Thomas Semys (died 1603) was an English politician from Gloucester.
He was appointed sheriff of Gloucester for 1558–9 and 1563–4, created an alderman and made mayor for 1565, 1578 and 1599.
He was a Member (MP) of the Parliament of England for Gloucester in 1572.
He left his property to his only daughter, Margaret.
The Council of the North was an administrative body set up in 1472 by King Edward IV of England, the first Yorkist monarch to hold the Crown of England, to improve government control and economic prosperity, to benefit all of Northern England. Edward's brother, Richard, Duke of Gloucester was its first Lord President.
Sir Robert Harley was an English statesman who served as Master of the Mint for Charles I and later supported the parliamentarians during the English Civil War.
Baron Chandos is a title that has been created twice in the Peerage of England.
Richard Pate or Pates (1516–1588) was an English landowner and Member of Parliament for Gloucester in the Parliament of 1559 and 1563–1567. His parliamentary career is detailed in the History of Parliament.
Sir John Fortescue of Salden Manor, near Mursley, Buckinghamshire, was the seventh Chancellor of the Exchequer of England, serving from 1589 until 1603.
Thomas Wilson (1524–1581), Esquire, LL.D., was an English diplomat and judge who served as a privy councillor and Secretary of State (1577–81) to Queen Elizabeth I. He is remembered especially for his Logique (1551) and The Arte of Rhetorique (1553), which have been called "the first complete works on logic and rhetoric in English".
Francis Fane, 1st Earl of Westmorland, of Mereworth in Kent and of Apethorpe Hall in Northamptonshire was an English landowner and politician who sat in the House of Commons between 1601 and 1624 and then was raised to the Peerage as Earl of Westmorland.
Edward Stafford, 3rd Baron Stafford was the second surviving son of Henry Stafford, 1st Baron Stafford and Ursula Pole. He was the younger brother of Henry Stafford, 2nd Baron Stafford. He served in Parliament for Stafford and succeeded his brother to the barony in 1566.
Sir Thomas Jermyn (1573–1645) was an English politician, courtier and Royalist who sat in the House of Commons variously between 1604 and 1640.
John Stephens was an English politician who sat in the House of Commons at various times between 1645 and 1660.
Sir Thomas Lowe was an English politician who sat in the House of Commons at various times between 1606 and 1622. He was an alderman of the City of London and became Lord Mayor of London in 1604.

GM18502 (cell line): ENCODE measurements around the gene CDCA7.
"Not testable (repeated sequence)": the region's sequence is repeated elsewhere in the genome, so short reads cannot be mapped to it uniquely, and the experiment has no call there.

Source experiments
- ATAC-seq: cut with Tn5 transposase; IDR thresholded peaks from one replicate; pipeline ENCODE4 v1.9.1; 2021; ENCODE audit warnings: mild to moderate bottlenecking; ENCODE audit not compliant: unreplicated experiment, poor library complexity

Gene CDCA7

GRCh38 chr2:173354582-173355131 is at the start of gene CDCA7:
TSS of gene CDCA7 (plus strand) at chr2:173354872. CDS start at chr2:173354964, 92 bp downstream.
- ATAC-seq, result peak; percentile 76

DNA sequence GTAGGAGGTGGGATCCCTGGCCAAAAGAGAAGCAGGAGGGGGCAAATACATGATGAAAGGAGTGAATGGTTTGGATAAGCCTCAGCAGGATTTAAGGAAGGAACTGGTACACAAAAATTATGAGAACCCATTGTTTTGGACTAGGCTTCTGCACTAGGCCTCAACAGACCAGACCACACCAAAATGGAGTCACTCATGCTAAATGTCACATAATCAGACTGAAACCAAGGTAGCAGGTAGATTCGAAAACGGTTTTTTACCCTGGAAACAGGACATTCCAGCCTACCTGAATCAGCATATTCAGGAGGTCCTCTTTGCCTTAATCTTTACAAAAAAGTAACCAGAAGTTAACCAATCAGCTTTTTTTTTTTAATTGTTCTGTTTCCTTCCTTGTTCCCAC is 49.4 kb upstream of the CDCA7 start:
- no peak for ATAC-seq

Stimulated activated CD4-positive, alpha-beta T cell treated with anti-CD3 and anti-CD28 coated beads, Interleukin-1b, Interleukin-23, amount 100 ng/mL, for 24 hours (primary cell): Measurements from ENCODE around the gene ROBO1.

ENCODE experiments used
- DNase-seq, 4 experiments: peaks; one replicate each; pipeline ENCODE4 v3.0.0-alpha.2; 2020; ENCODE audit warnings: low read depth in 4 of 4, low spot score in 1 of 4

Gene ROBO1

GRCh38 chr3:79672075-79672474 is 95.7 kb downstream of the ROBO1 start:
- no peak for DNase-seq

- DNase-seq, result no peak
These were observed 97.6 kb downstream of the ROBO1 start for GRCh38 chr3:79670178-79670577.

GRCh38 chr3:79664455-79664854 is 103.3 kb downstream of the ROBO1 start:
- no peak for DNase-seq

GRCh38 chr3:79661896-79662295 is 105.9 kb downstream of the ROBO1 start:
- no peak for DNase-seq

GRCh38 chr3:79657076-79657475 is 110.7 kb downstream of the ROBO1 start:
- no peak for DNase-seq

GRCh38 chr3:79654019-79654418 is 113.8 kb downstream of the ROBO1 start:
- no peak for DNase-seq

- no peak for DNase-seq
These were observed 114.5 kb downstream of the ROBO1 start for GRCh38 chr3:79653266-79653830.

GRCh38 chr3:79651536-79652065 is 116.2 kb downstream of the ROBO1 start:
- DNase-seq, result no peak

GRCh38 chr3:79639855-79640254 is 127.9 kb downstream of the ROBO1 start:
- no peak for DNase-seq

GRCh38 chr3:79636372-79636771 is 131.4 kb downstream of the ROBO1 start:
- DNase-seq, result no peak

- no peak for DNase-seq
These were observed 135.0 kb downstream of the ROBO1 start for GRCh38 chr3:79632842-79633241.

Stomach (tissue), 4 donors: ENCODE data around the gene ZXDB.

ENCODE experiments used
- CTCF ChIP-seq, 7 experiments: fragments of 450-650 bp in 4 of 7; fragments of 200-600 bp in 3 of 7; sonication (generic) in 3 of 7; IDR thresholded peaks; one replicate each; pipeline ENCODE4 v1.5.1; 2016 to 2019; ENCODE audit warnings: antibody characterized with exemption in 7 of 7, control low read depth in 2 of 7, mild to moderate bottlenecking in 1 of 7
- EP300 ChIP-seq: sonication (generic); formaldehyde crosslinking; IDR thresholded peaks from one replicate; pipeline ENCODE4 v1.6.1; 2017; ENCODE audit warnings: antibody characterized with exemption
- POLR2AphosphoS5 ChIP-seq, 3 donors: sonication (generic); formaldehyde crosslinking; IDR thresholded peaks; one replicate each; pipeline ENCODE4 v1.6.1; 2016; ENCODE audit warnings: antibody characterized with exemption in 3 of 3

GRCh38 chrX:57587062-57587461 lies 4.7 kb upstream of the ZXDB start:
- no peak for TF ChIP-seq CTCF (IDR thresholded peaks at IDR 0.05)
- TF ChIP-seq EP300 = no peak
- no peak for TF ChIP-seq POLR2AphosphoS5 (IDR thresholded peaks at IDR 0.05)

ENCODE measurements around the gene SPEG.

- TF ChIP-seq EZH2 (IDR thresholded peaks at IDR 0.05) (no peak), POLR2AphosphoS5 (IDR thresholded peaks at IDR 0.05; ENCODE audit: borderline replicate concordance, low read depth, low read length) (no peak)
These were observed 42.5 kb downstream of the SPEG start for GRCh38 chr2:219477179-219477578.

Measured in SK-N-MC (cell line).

Sir Richard Berkeley of Stoke Gifford, Gloucestershire was MP for Gloucestershire in 1604. He had previously served as Sheriff of Gloucestershire in 1564, and as Deputy Lieutenant of Gloucestershire. He was knighted by Queen Elizabeth I in 1568. In 1595 he was appointed Lieutenant of the Tower of London. In 1599 he was appointed custodian of Robert Devereux, 2nd Earl of Essex, who was kept under house arrest at Essex House in London. He died in 1604, whilst serving as MP, and was buried in The Gaunts Chapel, Bristol, where exists an effigy of him, which chapel had been founded in 1220 by Maurice de Gaunt, a member of the Berkeley family.
John Browne was an English brewer and politician who sat in the House of Commons between 1614 and 1629.
Sir Thomas Berkeley was the son and heir apparent of Henry Berkeley, 7th Baron Berkeley, and a Member of Parliament for Gloucestershire from 1604 until 1611.
John Tracy, 1st Viscount Tracy was an English landowner and politician who did sit in the House of Commons from 1597.
Sir Nicholas Overbury was an English lawyer, landowner and politician who sat in the House of Commons from 1604 to 1611.
Sir John Astley was an English courtier and politician who sat in the House of Commons in 1614 and became Master of the Revels.
The Mayor of Gloucester is the first citizen of the City of Gloucester, England, and acts as Chair of the Council. The Mayor represents the Council and the City at civic, ceremonial and community events both inside the City boundaries and elsewhere.
William Laud, 7 October 1573 to 10 January 1645, was a priest in the Church of England, appointed Archbishop of Canterbury by Charles I in 1633. A key advocate of Charles's religious reforms, he was arrested by Parliament in 1640, and executed towards the end of the First English Civil War in January 1645.
Sir John Killigrew of Arwenack, near Penryn, Cornwall, was the 2nd Governor of Pendennis Castle, (1568–1584) appointed by Queen Elizabeth I, as stated on his father's brass in St Budock's Church. He was MP for Lostwithiel in 1563 and twice for the family's pocket borough of Penryn, in 1571 and 1572. Although appointed a commissioner to enquire into piracy, he was himself a notorious pirate and smuggler. He was described as a man "who might sometimes keep within the law, but only out of fear of punishment".
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